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Intersection of Life and Faith

Are You Worried about the Jones'?

  • Staff The National Planning Group of Ron Blue & Co.
  • 2007 5 May
  • COMMENTS
Are You Worried about the Jones'?

We can spend countless hours reading books, websites, and using other financial resources in our pursuit of making wise financial decisions. When it comes to our finances, there are a lot of factors to consider, and at the end of each day we want to be able to say that we saved enough, gave the right amount, had the right insurance coverage, did not pay too much in taxes, etc. Unfortunately, in the midst of the often complex decision-making process, we can veer away from focusing on wise stewardship, and consciously or subconsciously let how others might view us creep in. Our personal financial decisions (and satisfaction with them) become a product of a tendency to compare ourselves to the proverbial Jones’.

You may think, I’m a pretty down-to-earth person. I don’t think I’m buying things just to impress the neighbors. But this problem hits us on many levels – and sometimes in ways we don’t expect. Let me share a struggle a friend of mine recently approached me with.

His job with a large international organization required meeting with affluent executives and others in positions of influence and power. The problem was that he would occasionally need to drive them to and from the airport and to various functions. His late model Honda Accord, though cost effective, was not necessarily the best means of transportation for his position. Ironically, my friend could afford a luxury car (without impeding on other financial goals such as giving), however he was fearful of what others would say and how this would impact his reputation at his church. He was known for promoting wise stewardship, so how could he drive a luxury automobile?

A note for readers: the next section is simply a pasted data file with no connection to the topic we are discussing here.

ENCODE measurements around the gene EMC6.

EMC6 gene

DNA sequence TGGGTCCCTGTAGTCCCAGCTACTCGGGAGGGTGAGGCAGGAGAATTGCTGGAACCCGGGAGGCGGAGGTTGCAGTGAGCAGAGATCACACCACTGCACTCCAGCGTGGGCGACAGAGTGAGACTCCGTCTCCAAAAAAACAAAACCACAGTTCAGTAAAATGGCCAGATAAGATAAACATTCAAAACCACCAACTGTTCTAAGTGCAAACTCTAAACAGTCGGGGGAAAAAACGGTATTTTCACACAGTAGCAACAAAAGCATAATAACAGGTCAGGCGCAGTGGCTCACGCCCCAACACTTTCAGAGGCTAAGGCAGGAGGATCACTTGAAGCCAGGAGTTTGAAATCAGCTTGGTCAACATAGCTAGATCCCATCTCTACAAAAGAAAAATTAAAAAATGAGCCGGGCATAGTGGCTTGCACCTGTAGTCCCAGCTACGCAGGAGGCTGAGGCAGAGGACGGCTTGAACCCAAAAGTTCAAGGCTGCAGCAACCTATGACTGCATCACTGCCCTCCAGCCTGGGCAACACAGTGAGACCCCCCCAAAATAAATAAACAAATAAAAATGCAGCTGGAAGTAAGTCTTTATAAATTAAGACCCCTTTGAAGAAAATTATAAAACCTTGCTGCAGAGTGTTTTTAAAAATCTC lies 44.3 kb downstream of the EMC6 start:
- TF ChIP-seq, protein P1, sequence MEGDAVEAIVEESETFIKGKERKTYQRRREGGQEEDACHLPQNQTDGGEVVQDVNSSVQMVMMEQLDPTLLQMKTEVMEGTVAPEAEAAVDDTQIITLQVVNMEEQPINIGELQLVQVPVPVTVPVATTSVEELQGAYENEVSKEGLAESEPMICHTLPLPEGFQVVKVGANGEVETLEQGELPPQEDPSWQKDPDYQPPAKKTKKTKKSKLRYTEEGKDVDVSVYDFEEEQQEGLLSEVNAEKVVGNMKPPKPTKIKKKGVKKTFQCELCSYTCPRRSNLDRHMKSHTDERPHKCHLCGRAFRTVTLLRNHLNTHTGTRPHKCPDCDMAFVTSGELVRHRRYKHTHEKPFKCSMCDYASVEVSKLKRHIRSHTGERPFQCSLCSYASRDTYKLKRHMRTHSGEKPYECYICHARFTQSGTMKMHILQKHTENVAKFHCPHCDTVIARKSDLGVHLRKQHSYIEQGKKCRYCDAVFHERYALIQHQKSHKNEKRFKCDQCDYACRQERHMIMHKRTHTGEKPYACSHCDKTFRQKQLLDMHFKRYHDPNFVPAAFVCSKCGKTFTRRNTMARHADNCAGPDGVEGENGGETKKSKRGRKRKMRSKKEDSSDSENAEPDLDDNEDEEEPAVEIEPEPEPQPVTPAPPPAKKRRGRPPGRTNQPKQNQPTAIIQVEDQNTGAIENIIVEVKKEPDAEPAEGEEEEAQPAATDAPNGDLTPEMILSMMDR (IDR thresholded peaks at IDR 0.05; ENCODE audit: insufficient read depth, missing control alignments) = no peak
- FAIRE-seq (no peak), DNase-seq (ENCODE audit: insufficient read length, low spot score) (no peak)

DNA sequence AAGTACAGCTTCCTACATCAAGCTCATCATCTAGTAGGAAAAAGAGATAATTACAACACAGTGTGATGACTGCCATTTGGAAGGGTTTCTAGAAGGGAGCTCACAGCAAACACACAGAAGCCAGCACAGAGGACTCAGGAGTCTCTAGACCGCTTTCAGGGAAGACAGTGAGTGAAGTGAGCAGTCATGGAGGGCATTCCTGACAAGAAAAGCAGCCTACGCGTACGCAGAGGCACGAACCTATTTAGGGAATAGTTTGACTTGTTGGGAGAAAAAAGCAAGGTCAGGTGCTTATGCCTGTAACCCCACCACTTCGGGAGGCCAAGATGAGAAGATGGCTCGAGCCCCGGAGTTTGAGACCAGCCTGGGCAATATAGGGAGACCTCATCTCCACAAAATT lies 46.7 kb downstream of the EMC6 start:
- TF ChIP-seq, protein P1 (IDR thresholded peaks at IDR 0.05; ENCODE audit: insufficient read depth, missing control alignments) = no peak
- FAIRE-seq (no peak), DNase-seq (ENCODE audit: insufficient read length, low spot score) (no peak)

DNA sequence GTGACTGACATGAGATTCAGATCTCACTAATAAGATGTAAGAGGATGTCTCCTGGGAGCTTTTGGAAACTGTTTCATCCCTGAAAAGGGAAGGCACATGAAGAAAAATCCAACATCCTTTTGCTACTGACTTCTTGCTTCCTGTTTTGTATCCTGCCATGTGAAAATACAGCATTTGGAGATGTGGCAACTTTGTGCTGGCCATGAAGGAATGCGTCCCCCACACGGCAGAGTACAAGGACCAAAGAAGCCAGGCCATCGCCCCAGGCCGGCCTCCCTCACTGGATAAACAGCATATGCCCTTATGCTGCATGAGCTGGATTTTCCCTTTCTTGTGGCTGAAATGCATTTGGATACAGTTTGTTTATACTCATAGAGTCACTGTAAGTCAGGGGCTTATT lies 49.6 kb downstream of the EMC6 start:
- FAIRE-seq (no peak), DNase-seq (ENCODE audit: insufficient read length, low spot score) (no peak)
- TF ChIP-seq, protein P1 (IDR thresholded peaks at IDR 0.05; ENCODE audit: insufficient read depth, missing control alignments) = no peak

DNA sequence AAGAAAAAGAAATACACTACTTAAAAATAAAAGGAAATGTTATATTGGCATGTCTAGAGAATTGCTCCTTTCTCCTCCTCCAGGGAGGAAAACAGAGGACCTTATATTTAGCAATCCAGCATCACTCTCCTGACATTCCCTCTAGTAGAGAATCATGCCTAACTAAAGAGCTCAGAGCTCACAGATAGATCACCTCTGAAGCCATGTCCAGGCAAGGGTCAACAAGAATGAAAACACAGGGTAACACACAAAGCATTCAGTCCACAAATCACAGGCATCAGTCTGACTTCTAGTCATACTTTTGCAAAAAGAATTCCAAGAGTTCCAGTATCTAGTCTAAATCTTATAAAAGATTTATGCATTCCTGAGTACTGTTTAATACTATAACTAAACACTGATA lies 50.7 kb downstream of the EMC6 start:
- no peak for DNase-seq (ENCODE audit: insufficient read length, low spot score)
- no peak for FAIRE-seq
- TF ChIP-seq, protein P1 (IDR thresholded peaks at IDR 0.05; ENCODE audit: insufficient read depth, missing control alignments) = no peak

We discussed this issue at length and my challenge to him was twofold. First, any spending decision should be weighed in light of its impact on other financial areas, but more importantly it should address the question, "What does God want me to do with His money?" Second, I asked my friend to consider how much he was allowing the opinion of others to affect his decision on what to drive. How would he feel about the decision if he went to a church where everyone drove luxury cars? Or, better yet, if he attended a much less affluent church where even their family’s minivan would be seen as a luxury car?

After pondering these two questions, he realized he was allowing others and their possible opinions of him to direct his decision-making rather than God’s viewpoint on his decision. He was subconsciously comparing himself to the Jones’ – in his case it was not about keeping up with them but about not getting ahead of them!

Not unlike my friend, many of us "feel good" about our stewardship as long as we fit the mold of those around us. However, we must never let the opinions of others take priority over God’s perspective of our financial decisions. Ask yourself, "What does God want me to do with His money?" He will answer your spending questions.

My friend did make the decision to purchase the "luxury" car and did so joyfully -- not out of guilt -- after seeking God’s guidance and developing a proper perspective. That perspective included his employer’s expectation that my friend’s compensation was generous enough to provide a car for business use when necessary.

Who is guiding your financial decision making – the Jones’ or the One who owns it all?

Knowing the Truth about God’s perspective on managing wealth is critical to practicing sound stewardship. In subsequent articles, we will explore the truth about what money is and is not from a Biblical perspective.


The National Planning Group of Ronald Blue & Co. is a unique division within RB&Co. that serves the everyday steward - For more information you can visit their website:  www.everydaysteward.com.